Marjorie Shamgochian is an elderly widow who received a phone call telling her that she had won a multimillion dollar lottery in the United Kingdom that she had never entered. Regular readers of Scamicide know by now that you do not win lotteries that you do not enter and that it is illegal to enter foreign lotteries, but Mrs. Shamgochian was blinded by her apparent good fortune. In order to claim her prize, she was told that she first had to pay taxes and legal fees so she wired a total of $759,376 from her bank accounts at Wells Fargo and Bank of America to the scammers overseas before she realized that she had been scammed. But Marjorie’s story doesn’t end there. She sued both of her banks arguing that they were negligent in wiring the money on her behalf and that they should have identified on their own that this was a scam. Ultimately, the courts ruled against Mrs. Shamgochian and said that the banks had no duty to monitor her banking for fraud. The lesson is that if you are looking for a helping hand, the best place to find it is at the end of your own arm.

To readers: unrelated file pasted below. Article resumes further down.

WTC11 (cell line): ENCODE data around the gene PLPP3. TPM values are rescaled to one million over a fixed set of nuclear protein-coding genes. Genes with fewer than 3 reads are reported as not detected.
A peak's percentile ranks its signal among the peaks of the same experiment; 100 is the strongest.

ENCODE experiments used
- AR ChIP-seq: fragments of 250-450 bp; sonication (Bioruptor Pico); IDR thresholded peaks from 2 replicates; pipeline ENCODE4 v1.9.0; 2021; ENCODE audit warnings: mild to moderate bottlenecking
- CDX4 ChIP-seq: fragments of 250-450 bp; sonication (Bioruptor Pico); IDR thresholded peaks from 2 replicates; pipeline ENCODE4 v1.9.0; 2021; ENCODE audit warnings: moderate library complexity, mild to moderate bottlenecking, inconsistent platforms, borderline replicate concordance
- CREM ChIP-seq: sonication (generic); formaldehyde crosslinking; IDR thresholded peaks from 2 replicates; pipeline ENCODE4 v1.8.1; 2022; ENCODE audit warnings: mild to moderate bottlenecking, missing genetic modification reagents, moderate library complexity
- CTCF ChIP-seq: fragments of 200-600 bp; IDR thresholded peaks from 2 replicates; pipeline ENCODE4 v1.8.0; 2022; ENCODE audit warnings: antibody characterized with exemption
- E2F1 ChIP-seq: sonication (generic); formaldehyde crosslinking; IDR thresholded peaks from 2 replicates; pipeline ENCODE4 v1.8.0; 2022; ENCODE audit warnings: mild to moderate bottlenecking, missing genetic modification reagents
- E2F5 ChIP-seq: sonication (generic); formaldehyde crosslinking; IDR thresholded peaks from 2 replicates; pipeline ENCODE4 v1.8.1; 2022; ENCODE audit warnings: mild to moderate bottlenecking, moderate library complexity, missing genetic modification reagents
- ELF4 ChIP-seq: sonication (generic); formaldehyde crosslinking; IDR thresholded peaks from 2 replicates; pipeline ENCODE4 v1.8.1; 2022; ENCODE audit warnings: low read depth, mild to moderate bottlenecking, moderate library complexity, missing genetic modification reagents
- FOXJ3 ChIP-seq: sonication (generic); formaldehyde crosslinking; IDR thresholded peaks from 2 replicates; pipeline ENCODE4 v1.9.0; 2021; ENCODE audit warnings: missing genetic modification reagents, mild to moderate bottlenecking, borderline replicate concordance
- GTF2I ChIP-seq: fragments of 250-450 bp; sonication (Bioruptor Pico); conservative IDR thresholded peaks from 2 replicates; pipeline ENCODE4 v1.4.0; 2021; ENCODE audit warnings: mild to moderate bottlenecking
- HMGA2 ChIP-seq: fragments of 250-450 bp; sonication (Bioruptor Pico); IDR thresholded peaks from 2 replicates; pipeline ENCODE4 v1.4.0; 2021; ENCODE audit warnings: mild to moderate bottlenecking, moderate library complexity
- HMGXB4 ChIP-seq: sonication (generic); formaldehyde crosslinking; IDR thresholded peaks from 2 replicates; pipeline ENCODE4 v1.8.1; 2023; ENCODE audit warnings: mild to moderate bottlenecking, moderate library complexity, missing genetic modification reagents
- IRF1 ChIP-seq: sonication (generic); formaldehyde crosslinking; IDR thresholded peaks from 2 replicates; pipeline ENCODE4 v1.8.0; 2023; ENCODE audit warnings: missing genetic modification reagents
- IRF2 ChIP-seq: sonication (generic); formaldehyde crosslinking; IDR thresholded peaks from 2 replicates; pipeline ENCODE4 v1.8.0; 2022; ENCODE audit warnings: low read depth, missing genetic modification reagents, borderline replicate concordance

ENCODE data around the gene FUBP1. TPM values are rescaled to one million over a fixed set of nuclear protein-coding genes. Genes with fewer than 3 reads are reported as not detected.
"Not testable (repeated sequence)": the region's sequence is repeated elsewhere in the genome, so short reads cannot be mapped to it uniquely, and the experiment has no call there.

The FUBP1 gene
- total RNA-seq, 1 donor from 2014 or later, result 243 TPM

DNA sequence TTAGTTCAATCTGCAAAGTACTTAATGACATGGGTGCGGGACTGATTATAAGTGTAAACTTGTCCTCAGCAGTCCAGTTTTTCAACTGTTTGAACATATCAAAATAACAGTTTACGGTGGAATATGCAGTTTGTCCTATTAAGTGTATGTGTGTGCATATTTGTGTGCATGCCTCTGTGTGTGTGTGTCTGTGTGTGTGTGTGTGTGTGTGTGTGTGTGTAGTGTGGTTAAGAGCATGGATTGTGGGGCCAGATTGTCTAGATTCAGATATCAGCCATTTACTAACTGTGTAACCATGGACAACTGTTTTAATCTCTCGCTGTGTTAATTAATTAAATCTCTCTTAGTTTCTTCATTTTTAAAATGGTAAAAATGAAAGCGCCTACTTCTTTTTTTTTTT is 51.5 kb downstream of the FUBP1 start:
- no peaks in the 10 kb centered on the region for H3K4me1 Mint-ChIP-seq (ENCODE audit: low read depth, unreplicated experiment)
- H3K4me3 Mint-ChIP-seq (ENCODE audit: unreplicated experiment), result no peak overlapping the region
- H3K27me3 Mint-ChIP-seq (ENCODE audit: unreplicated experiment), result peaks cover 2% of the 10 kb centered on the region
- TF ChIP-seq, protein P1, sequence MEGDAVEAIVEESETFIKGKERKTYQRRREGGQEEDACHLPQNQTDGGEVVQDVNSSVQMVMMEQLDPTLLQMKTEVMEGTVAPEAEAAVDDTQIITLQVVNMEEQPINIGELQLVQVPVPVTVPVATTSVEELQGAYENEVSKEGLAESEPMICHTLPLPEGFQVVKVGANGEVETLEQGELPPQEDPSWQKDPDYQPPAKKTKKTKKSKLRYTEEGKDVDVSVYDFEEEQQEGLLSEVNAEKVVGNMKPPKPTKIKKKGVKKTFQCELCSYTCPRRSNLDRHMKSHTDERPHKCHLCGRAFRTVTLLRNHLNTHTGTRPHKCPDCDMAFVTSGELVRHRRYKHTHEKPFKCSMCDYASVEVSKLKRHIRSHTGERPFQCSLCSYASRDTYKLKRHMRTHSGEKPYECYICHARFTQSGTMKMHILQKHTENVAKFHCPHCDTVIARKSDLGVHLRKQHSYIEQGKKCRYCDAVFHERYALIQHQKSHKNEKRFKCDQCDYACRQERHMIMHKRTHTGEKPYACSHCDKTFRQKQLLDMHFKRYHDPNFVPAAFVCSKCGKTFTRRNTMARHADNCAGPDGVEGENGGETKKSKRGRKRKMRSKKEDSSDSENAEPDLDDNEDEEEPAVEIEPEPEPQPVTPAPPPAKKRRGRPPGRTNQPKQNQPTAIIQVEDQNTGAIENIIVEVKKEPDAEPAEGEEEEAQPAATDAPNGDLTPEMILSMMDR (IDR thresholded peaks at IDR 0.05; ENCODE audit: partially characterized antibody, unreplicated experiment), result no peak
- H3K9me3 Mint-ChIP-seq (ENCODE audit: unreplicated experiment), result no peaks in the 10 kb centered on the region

It is hard enough to win a legitimate lottery that you have entered, but it is impossible to win one that you have not entered. Also legitimate lotteries do not require you to pay fees in order to claim your prize. You should also remember that playing foreign lotteries from the United States is illegal. Also, although income taxes are due on lottery winnings, those taxes are either deducted by the lottery sponsor from your prize before you receive the balance or you are required to pay the taxes directly to the IRS. Lottery sponsors never collect income taxes from lottery winnings on behalf of the IRS. As for whether banks and other institutions should be on the lookout for fraud and scams of their customers, particularly elderly customers, that is an interesting question, but for the moment it appears that we all need to rely on ourselves in avoiding scams.